Our relationship with work
Someone said to me last week, “you never retire from purpose”. I loved that because it encapsulated what I feel about work. I get asked a lot — as I get closer to “traditional” retirement age- when I plan to retire. My answer is always that I don’t. My work looks very different than it did 5 years ago, and I expect it will continue to evolve. While the number of hours I work is at least as great as it ever has been, the places where I spend my time- on a portfolio of companies and clients- is diverse and I stopped “going to the office” long before COVID made that the norm. I enjoy this variety and the different types of challenges I face, and the thread that ties all of these endeavors together is “purpose”.
Every day I make my “to do” list for tomorrow. When my list is complete I review it for the contribution that each task makes to a bigger goal that I have (which have their own master list). Advancing these bigger projects makes every day an adventure. Every night before I go to bed, I review the day to see if I made the impact I wanted to make. Some days more is achieved than others, as with everyone — but being conscious of the impact I desire to make increases the odds that it will actually happen.
I had a second conversation last week with a student that got me thinking more about the context that our work lives should fit within in our lives. I had given a lecture last year in this student’s finance class, where I had talked about was the Japanese idea of Ikagai- finding work that is at the intersection of what you love, what the world needs, what you can be paid for and what you are good at.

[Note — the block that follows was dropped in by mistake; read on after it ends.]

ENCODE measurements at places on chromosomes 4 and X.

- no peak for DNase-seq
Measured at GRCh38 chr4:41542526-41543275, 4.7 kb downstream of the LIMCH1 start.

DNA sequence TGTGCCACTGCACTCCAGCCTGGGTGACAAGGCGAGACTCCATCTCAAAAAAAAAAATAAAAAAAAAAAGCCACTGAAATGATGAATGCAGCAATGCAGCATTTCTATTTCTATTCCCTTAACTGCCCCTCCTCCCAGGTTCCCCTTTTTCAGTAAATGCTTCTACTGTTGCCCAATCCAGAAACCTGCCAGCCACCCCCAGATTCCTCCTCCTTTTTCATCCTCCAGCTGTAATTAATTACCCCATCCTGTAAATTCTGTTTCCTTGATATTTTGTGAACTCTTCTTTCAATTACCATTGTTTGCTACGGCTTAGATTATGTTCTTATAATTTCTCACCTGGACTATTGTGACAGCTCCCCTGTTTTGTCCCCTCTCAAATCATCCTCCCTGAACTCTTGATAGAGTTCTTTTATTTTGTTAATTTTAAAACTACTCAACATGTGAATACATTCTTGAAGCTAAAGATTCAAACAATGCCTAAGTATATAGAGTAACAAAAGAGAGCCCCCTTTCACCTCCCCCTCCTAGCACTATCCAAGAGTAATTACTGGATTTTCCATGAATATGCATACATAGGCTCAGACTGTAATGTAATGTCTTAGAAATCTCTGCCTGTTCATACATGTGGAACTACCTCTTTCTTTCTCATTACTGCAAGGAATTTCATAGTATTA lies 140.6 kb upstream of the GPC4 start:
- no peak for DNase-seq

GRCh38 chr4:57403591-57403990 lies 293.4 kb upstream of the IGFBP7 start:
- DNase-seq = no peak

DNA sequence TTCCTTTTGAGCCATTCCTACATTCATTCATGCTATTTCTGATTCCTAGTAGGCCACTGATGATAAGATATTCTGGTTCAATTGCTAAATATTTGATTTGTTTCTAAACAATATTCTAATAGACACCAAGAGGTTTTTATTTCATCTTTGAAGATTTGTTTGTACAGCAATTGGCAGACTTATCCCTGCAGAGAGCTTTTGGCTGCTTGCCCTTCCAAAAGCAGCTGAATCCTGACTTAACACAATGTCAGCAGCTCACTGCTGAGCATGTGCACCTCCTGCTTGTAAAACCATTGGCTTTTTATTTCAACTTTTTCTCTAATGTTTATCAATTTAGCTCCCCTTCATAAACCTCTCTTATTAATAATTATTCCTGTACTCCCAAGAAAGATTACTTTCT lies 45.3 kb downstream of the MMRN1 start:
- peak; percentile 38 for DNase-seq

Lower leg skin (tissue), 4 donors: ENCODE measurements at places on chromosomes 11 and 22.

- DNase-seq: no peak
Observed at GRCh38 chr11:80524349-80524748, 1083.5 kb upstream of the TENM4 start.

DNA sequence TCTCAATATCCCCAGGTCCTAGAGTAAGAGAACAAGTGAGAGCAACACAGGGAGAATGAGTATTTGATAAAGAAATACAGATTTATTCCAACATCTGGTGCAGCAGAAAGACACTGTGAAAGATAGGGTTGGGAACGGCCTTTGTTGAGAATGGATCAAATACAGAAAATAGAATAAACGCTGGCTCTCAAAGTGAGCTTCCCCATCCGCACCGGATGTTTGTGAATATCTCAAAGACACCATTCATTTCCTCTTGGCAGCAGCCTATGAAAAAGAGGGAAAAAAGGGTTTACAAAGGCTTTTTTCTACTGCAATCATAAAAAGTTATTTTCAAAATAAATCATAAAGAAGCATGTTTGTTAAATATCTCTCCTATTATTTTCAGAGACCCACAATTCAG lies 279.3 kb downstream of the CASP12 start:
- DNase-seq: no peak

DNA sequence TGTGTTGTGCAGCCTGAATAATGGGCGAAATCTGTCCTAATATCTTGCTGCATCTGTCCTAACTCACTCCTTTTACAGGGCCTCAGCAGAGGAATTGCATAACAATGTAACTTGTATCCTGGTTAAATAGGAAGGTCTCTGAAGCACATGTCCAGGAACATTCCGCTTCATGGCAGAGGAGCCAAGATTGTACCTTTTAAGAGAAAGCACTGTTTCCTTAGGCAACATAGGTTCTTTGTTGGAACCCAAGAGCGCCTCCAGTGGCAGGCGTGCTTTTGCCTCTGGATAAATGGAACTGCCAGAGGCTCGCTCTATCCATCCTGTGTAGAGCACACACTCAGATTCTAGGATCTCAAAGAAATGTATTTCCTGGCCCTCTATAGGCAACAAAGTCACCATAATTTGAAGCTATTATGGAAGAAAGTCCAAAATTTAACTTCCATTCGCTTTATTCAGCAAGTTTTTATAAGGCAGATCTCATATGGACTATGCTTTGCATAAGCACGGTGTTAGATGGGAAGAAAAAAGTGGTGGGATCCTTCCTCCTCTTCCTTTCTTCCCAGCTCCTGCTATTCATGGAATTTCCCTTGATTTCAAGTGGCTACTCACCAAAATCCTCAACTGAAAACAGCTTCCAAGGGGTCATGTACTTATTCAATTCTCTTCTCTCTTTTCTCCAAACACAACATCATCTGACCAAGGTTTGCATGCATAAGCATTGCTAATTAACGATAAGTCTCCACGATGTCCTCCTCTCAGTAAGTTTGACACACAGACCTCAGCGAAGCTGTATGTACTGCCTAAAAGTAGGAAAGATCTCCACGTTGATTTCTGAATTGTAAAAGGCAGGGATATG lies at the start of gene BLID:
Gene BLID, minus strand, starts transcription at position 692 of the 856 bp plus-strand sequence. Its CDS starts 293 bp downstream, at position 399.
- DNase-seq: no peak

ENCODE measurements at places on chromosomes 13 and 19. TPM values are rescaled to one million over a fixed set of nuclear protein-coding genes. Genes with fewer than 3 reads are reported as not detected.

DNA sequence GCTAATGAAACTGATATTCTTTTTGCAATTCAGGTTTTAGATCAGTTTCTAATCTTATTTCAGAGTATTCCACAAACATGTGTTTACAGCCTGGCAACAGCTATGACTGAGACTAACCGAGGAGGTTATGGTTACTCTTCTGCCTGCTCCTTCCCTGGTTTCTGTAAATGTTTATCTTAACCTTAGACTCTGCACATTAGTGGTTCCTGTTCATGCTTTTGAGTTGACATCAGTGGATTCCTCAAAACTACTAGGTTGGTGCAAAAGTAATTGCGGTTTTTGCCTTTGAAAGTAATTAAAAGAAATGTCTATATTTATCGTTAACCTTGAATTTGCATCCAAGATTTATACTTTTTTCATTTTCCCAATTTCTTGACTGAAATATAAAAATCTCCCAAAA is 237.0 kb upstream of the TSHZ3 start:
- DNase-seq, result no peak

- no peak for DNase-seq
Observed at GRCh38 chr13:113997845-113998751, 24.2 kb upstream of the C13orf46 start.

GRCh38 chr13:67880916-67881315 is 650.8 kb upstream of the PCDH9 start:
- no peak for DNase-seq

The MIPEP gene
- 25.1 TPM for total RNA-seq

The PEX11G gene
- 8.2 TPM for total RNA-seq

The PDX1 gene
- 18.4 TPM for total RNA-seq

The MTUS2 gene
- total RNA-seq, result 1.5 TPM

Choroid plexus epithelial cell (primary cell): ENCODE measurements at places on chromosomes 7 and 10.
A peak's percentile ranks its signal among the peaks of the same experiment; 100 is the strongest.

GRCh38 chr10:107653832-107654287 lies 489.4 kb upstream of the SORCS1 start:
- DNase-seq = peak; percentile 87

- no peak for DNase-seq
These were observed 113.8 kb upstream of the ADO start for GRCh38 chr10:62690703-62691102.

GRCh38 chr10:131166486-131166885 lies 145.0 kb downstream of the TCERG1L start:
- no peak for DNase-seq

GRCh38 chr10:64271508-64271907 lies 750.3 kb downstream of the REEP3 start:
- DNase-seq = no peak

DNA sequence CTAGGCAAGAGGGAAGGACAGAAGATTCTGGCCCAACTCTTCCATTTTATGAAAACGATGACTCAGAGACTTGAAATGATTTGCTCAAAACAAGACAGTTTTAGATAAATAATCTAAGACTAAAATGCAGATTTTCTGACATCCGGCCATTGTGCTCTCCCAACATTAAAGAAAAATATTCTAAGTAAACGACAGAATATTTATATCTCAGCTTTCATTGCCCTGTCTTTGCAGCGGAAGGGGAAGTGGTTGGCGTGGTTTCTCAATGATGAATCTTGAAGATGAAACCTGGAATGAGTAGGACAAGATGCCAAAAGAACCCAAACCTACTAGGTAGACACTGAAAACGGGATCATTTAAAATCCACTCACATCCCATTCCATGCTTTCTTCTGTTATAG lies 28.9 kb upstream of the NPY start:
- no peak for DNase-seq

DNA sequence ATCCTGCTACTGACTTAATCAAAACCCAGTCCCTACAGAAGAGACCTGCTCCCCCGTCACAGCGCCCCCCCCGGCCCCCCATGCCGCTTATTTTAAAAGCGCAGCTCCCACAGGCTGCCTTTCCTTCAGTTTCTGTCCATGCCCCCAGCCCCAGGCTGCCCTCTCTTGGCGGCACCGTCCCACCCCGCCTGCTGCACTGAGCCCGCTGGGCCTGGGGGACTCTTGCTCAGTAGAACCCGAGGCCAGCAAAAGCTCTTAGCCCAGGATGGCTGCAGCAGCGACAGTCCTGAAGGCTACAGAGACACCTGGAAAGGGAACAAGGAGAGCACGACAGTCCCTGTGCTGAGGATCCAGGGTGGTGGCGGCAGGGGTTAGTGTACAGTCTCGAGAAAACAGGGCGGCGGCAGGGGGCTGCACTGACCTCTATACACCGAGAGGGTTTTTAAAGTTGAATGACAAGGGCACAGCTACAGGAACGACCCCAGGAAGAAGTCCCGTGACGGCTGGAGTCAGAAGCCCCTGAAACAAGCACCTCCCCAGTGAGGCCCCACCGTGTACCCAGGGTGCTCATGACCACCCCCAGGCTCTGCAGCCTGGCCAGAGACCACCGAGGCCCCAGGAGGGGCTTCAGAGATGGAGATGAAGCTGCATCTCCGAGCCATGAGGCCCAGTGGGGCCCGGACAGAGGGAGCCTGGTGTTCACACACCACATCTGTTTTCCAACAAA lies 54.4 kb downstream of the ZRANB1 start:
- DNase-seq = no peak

The student embraced this concept, but wanted to add one more thought. He said that once you find this job that meets the Ikagai concept, you can still burn out and also have a miserable life -if you focus on work to the exclusion of all else in your life. This is an excellent point- Ikagai is only one part of the equation, but the big picture of how you spend your time in total, is essential to focus on. No matter how purposeful your work, it doesn’t replace the investments in relationships- family and friends- or other important aspects of life like health or spiritual development, that ultimately will be the determining factor in whether your life was fulfilled. I doubt that most people on their death bed spend a lot of time reflecting on their work, whereas being surrounded by friends and family and knowing that the relationships in your life are meaningful will most certainly make a difference.
Purposeful work is important, and can bring a lot of joy to life, but it is not the whole of life, nor even the most important part.